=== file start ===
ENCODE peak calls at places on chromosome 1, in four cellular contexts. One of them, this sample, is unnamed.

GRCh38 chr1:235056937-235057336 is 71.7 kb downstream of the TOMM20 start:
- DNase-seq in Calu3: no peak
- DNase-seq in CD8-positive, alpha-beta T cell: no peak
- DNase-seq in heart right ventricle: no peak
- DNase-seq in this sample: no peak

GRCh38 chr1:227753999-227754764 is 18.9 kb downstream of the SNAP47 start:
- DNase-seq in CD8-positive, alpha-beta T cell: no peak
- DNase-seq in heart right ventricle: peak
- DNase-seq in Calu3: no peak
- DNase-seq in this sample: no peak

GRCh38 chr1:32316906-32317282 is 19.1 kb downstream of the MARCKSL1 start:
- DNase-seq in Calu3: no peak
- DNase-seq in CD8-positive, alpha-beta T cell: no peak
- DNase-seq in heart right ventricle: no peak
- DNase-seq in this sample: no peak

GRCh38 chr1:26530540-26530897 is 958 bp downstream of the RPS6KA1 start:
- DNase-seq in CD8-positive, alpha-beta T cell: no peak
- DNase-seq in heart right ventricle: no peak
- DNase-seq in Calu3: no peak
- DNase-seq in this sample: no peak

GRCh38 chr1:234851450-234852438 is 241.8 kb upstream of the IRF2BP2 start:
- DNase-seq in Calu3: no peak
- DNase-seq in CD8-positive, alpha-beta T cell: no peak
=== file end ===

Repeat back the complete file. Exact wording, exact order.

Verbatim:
ENCODE peak calls at places on chromosome 1, in four cellular contexts. One of them, this sample, is unnamed.

GRCh38 chr1:235056937-235057336 is 71.7 kb downstream of the TOMM20 start:
- DNase-seq in Calu3: no peak
- DNase-seq in CD8-positive, alpha-beta T cell: no peak
- DNase-seq in heart right ventricle: no peak
- DNase-seq in this sample: no peak

GRCh38 chr1:227753999-227754764 is 18.9 kb downstream of the SNAP47 start:
- DNase-seq in CD8-positive, alpha-beta T cell: no peak
- DNase-seq in heart right ventricle: peak
- DNase-seq in Calu3: no peak
- DNase-seq in this sample: no peak

GRCh38 chr1:32316906-32317282 is 19.1 kb downstream of the MARCKSL1 start:
- DNase-seq in Calu3: no peak
- DNase-seq in CD8-positive, alpha-beta T cell: no peak
- DNase-seq in heart right ventricle: no peak
- DNase-seq in this sample: no peak

GRCh38 chr1:26530540-26530897 is 958 bp downstream of the RPS6KA1 start:
- DNase-seq in CD8-positive, alpha-beta T cell: no peak
- DNase-seq in heart right ventricle: no peak
- DNase-seq in Calu3: no peak
- DNase-seq in this sample: no peak

GRCh38 chr1:234851450-234852438 is 241.8 kb upstream of the IRF2BP2 start:
- DNase-seq in Calu3: no peak
- DNase-seq in CD8-positive, alpha-beta T cell: no peak